My favourite music shots are rough and grainy as hell so it is hilarious that I feel I need take pictures more sharp than the ones I look up to. Maybe we all should crank up our ISO settings and chuck an ND filter on our lenses to get us to come back down to earth a little 🙂

  6. Hi Keiron, I love your pictures. I have the exact same GX7 in black with the 20mm f1.7 that I bought two days ago on sale, brand new, for 499€! I have only had limited time to play with it but I have already done some comparisons with my Nikon D600. It’s true that as the ISO increases the grain starts getting visible a fair bit sooner than on the D600, which is to be expected, but I found it quite usable up to ISO 3200 with some post processing. Your ISO 3200 images, especially the last one, look quite clean yet with decent detail. Did you process all of them in Lightroom?

    I use Capture One Pro 7 and in general I find the results superior to what I get with Lightroom with my D600, I haven’t tried it much with the GX7 yet. How do you find the image quality of the 20mm 1.7 compared with the 45mm? I am looking at my next lens to buy and the 45mm 1.8 is high up on my list.

      • Hi Frank. I was just really lucky, I work in Paris, La Défense, and I took my D600 with me to work on Wednesday to test the 24-70 lens at my local FNAC. As I stood waiting for the salesman to help me I saw the box with the GX7 amongst a bunch of other sale items (GM1 for 399 etc.). I decided on the spot to buy the GX7, it was just too big a bargain. The week before they had the silver and black display model for the same price, but I hesitated and the same afternoon it was sold. No regrets though as I prefer the black and in addition mine is brand new, unboxed and at the same price. The regular FNAC price here is 749, which is still less than what I see them on the Internet for.

        If I manage to find another one at 499 I can buy it and let you know.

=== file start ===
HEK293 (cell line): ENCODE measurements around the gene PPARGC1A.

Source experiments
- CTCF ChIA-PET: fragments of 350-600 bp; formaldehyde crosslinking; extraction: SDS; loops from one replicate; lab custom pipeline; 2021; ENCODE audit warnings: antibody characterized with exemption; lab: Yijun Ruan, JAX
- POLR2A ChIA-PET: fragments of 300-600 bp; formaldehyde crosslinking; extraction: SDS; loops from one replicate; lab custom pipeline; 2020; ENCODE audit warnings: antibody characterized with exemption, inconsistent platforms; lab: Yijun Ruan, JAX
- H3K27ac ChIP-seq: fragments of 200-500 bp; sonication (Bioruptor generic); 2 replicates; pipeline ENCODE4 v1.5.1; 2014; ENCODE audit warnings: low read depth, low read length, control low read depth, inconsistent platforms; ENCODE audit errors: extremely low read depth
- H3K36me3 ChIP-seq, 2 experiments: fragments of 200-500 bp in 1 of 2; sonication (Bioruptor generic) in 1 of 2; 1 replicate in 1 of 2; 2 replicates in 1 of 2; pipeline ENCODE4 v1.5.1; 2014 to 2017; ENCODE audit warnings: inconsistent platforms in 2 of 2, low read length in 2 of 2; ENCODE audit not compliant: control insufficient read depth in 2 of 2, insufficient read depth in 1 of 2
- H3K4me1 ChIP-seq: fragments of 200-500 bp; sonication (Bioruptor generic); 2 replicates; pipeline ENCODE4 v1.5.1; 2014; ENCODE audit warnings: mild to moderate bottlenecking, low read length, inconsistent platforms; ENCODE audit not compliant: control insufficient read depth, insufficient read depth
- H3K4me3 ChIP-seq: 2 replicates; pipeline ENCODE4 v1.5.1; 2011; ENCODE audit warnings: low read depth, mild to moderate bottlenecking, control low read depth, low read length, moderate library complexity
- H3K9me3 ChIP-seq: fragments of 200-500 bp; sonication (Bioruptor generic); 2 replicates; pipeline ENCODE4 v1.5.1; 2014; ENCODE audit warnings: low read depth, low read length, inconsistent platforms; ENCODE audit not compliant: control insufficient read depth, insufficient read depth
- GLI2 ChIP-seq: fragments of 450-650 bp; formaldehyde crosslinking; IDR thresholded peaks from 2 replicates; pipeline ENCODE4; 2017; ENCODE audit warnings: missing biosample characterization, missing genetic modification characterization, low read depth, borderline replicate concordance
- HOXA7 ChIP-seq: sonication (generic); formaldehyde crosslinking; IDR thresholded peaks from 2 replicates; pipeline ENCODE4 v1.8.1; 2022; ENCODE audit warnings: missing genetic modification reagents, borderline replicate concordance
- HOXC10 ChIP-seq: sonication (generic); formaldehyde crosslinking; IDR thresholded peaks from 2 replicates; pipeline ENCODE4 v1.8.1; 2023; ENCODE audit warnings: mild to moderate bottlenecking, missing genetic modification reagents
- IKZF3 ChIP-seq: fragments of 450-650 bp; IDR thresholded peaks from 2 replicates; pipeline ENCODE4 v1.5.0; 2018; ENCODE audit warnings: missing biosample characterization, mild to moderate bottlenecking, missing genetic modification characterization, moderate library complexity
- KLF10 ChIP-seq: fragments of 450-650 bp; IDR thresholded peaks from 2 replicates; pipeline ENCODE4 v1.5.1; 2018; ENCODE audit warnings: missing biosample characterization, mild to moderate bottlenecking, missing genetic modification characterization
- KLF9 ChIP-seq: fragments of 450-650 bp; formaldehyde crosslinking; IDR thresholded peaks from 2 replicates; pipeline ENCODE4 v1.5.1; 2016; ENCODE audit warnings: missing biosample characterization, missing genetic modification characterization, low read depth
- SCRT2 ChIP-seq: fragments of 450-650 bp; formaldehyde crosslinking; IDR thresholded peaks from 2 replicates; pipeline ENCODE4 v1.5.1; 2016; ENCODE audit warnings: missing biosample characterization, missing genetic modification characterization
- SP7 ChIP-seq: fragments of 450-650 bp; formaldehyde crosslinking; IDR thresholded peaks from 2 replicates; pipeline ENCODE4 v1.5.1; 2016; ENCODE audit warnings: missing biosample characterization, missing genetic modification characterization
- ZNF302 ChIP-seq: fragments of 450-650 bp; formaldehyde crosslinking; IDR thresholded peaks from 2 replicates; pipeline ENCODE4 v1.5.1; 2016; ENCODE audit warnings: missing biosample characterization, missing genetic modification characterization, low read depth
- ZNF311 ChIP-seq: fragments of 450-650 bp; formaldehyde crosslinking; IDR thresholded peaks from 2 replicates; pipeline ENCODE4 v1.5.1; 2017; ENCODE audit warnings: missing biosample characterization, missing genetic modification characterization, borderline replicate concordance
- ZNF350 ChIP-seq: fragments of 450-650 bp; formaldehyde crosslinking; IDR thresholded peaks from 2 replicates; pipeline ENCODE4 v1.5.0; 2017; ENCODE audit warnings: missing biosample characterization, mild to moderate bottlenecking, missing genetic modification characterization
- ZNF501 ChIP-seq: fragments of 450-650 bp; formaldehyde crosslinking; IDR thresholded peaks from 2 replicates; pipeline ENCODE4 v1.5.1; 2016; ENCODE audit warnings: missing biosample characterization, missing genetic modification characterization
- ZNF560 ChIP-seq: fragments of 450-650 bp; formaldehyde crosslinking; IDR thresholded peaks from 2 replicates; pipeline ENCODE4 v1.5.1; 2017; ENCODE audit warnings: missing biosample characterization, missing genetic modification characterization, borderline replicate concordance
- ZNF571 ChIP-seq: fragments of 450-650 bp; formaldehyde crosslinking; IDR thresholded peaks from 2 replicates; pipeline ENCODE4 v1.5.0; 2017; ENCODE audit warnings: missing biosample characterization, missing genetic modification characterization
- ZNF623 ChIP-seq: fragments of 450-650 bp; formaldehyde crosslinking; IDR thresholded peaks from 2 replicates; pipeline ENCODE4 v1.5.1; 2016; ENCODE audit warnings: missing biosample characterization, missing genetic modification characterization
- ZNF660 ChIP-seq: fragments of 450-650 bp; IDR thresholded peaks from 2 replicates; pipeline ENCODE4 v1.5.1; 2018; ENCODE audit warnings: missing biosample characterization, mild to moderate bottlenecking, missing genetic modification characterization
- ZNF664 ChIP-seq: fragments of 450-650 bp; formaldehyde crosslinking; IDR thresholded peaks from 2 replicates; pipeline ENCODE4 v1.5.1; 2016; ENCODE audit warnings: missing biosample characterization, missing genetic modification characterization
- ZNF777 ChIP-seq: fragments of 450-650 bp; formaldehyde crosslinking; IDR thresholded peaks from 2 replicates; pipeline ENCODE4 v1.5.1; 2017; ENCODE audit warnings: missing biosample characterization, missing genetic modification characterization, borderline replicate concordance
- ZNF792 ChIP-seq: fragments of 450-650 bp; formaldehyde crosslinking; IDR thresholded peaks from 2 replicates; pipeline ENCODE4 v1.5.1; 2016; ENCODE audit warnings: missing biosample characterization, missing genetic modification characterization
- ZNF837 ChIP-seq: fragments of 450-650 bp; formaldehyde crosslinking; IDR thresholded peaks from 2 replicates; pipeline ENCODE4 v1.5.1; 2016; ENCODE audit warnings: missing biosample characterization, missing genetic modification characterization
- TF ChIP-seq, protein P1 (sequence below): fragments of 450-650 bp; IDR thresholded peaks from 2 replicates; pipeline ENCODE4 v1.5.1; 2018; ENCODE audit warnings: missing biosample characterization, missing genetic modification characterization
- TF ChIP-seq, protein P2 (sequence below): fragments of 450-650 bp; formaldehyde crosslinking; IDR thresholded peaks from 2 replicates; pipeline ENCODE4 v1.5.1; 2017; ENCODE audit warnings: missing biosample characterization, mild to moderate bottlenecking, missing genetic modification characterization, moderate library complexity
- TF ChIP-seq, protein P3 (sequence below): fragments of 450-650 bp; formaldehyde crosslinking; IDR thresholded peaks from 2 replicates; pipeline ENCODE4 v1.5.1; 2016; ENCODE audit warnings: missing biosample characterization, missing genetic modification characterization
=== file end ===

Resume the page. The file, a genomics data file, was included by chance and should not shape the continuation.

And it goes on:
• Hi Frank, I sent a long reply yesterday but it seems that they didn’t accept it, maybe because I mentioned a dealer’s name in the reply. To make a long story short, I was very lucky, I work in Paris, La Défense and took my D600 to work with me in order to test a few lenses at a shop just around the corner from the office. While waiting for the salesman to help me, I noticed a box with sale items and in the box was one brand new GX7 on sale. It was the only one though. The week before they had a silver one with the 20mm lens on sale at the same price, but it was the demo model so I hesitated and that same afternoon it was sold.

        When the opportunity came around for a second time I jumped at it, I prefer the black version and in addition, mine is brand new, unboxed, not a demo model.

        I haven’t seen it anyweher else for this sort of price. The regular price at this dealer is 749 euros, which is still less than what most places sell it for.

    • Hi James

      I edit all my pictures with Lightroom at the moment and I have found that I can take pictures and then process them all within 45 mins straight after a concert which I quite like. I find that if I shoot pictures and don’t edit/file/upload them soon after I tend to get a big backlog and then get put off with the thought of sorting them out so I am in a bit of a routine at the moment. I did promise myself to trial the other packages out there to see what they are like when i have some time off.

      As for the lens quality, I think the 45mm is better than the 20mm but the 20mm is so good that you do not really mind at all, you really choose them based on the focal length instead of any quality differences. The big difference is that the 45mm focuses way faster! If you are used to the 20mm the focusing comment seems strange but there is a noticeable difference between them. I think that the pani 20mm and the Oly 45mm are a must own combo because at their price and size point they are just superb! I also bought a second hand pani 14mm f2.5 and there is a big quality drop there. I will generally only break out that lens out when I feel that the 20mm is not wide enough (which in reality is only probably 1% of the time). Luckily the 14mm is so tiny that carrying it around and not using it is never a problem, but given unlimited funds I would skip the 14mm and go straight for the Oly 12mm.

  7. Hi Keiron, I gather from your photo captions that you’re in the Netherlands. Can you recommend the best place/price to get a GX7 in Rotterdam ?

    • Hey Frank

      I tend to stay with Camera Nu (based in Urk but deliver everywhere) and Kamera Express (Rotterdam and Amsterdam) because of the great service and selection but you will pay about EUR599 for just the body.

      I have heard that they have slashed the prices of the GX7 in Australia so it may be an idea to just wait and watch for specials because there could be some new kit on the way and they may discount the GX7.

      It is a great camera though and hopefully I will be able to keep the gear envy away well into the future 🙂